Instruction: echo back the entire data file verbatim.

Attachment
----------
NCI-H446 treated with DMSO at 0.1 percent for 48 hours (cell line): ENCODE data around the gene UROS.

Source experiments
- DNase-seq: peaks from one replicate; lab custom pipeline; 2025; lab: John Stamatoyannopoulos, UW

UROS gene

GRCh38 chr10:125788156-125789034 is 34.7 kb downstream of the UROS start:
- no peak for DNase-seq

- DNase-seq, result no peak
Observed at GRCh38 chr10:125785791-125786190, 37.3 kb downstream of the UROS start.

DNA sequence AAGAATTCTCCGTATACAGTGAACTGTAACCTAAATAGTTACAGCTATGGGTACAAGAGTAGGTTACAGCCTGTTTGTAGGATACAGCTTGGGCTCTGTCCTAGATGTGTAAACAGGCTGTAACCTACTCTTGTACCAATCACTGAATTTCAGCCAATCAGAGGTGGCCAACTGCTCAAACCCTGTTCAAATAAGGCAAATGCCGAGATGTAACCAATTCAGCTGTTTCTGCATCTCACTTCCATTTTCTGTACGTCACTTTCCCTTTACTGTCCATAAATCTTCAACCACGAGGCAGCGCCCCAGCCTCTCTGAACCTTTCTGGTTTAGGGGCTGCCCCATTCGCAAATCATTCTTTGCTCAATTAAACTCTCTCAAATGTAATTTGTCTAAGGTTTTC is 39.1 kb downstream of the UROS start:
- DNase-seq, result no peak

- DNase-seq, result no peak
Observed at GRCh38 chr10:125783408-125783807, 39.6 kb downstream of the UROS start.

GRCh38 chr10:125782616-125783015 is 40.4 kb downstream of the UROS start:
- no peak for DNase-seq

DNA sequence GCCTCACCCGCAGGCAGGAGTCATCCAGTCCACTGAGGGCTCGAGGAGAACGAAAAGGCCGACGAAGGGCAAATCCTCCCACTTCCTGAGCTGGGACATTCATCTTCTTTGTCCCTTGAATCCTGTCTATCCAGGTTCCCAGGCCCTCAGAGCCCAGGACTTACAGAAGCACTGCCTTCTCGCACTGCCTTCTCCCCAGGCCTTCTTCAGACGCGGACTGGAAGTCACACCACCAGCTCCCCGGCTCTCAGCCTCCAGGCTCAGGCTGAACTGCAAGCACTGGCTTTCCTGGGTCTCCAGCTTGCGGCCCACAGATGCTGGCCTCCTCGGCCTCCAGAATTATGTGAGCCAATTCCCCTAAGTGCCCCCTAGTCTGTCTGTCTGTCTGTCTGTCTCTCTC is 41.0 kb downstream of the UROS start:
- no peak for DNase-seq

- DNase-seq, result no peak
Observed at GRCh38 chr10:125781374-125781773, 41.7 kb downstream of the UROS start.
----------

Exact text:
NCI-H446 treated with DMSO at 0.1 percent for 48 hours (cell line): ENCODE data around the gene UROS.

Source experiments
- DNase-seq: peaks from one replicate; lab custom pipeline; 2025; lab: John Stamatoyannopoulos, UW

UROS gene

GRCh38 chr10:125788156-125789034 is 34.7 kb downstream of the UROS start:
- no peak for DNase-seq

- DNase-seq, result no peak
Observed at GRCh38 chr10:125785791-125786190, 37.3 kb downstream of the UROS start.

DNA sequence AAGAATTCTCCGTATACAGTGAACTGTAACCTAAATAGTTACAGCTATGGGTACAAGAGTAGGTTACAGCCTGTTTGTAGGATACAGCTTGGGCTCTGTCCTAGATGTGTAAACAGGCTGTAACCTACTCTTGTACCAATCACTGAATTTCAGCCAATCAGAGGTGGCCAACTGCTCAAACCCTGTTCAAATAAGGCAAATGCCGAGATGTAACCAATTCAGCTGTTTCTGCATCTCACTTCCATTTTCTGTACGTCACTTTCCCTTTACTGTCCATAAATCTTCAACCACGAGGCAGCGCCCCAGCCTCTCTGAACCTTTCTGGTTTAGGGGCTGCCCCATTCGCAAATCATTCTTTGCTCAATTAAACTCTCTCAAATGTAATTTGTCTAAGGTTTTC is 39.1 kb downstream of the UROS start:
- DNase-seq, result no peak

- DNase-seq, result no peak
Observed at GRCh38 chr10:125783408-125783807, 39.6 kb downstream of the UROS start.

GRCh38 chr10:125782616-125783015 is 40.4 kb downstream of the UROS start:
- no peak for DNase-seq

DNA sequence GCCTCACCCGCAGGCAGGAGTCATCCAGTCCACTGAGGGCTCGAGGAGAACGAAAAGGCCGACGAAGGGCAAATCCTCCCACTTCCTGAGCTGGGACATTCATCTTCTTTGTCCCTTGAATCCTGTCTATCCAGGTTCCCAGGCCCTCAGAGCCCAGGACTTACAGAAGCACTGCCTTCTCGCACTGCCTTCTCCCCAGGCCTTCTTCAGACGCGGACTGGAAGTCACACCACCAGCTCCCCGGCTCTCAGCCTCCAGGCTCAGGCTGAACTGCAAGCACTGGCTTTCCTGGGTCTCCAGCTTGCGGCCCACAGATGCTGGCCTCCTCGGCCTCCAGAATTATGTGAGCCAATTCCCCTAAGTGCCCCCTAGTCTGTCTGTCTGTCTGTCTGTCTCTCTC is 41.0 kb downstream of the UROS start:
- no peak for DNase-seq

- DNase-seq, result no peak
Observed at GRCh38 chr10:125781374-125781773, 41.7 kb downstream of the UROS start.